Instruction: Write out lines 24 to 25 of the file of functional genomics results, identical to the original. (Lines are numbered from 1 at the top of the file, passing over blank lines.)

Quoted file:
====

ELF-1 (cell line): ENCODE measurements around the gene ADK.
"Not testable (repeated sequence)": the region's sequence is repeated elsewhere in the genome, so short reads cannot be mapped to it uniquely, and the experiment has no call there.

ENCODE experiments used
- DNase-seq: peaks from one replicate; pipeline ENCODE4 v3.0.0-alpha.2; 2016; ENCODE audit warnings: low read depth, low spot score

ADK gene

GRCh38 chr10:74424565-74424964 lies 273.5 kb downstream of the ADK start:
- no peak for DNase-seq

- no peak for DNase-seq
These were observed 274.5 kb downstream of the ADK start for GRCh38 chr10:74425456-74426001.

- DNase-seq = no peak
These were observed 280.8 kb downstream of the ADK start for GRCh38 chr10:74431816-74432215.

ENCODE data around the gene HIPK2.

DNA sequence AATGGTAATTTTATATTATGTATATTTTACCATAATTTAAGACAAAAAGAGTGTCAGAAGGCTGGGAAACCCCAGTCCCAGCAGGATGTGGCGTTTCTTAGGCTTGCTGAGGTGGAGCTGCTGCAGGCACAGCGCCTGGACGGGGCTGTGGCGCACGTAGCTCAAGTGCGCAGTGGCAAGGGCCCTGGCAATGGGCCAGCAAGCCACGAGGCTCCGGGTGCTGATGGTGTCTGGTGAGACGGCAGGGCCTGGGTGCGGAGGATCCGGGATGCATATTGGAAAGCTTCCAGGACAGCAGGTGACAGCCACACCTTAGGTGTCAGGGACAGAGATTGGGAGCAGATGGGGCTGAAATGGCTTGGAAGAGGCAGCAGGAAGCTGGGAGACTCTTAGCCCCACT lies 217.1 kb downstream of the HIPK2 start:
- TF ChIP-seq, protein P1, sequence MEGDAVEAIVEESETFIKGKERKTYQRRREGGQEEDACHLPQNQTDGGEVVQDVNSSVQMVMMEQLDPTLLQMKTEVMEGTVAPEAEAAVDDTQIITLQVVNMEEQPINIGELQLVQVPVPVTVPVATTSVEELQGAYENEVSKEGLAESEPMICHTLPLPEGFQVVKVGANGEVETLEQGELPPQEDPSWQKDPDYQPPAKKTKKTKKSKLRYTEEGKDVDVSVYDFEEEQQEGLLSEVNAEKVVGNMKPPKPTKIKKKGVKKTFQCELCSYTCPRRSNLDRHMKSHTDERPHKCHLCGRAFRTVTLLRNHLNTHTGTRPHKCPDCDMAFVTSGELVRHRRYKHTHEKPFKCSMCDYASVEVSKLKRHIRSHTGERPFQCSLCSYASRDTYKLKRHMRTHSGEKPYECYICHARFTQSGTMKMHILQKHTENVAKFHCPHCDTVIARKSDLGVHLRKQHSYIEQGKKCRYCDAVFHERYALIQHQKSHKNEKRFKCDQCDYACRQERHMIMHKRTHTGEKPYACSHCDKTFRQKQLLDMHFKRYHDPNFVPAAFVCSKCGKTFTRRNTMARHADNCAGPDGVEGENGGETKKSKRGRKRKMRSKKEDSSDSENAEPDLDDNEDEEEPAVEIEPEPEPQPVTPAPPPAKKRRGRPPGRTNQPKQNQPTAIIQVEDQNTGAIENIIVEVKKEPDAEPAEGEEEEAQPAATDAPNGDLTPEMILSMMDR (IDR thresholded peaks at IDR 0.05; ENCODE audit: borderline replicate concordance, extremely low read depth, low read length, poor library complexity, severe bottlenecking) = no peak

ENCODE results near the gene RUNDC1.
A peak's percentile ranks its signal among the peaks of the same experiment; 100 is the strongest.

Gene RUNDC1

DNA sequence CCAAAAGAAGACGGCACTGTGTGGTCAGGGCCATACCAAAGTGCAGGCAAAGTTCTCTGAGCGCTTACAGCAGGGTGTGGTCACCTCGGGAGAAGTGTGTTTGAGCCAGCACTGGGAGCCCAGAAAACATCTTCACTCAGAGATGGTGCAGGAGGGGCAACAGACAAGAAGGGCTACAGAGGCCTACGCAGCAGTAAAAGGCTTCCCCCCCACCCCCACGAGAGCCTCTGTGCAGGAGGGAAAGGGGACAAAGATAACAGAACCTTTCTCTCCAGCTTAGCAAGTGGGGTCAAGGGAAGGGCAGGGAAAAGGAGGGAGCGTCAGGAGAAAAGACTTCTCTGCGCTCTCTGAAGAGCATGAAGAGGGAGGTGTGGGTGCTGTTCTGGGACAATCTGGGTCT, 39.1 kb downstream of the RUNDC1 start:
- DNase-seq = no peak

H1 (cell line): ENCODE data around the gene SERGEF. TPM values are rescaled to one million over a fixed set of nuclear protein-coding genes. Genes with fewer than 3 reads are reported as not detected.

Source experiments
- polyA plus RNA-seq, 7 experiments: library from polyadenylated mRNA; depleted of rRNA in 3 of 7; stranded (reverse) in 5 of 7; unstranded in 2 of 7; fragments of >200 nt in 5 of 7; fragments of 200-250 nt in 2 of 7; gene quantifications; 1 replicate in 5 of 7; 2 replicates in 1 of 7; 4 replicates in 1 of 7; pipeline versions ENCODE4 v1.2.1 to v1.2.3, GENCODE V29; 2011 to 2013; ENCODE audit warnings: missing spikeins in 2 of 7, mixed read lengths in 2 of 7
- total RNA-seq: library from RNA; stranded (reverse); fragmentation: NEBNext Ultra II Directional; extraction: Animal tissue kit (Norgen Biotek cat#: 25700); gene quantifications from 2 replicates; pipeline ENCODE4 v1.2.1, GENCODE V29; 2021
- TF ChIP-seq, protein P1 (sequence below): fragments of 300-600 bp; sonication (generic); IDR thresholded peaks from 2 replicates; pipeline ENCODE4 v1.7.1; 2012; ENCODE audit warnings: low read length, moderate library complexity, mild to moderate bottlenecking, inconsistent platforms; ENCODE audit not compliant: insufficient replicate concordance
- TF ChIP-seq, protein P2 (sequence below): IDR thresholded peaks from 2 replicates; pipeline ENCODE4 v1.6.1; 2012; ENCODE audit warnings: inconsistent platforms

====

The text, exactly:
- TF ChIP-seq, protein P1 (sequence below): fragments of 300-600 bp; sonication (generic); IDR thresholded peaks from 2 replicates; pipeline ENCODE4 v1.7.1; 2012; ENCODE audit warnings: low read length, moderate library complexity, mild to moderate bottlenecking, inconsistent platforms; ENCODE audit not compliant: insufficient replicate concordance
- TF ChIP-seq, protein P2 (sequence below): IDR thresholded peaks from 2 replicates; pipeline ENCODE4 v1.6.1; 2012; ENCODE audit warnings: inconsistent platforms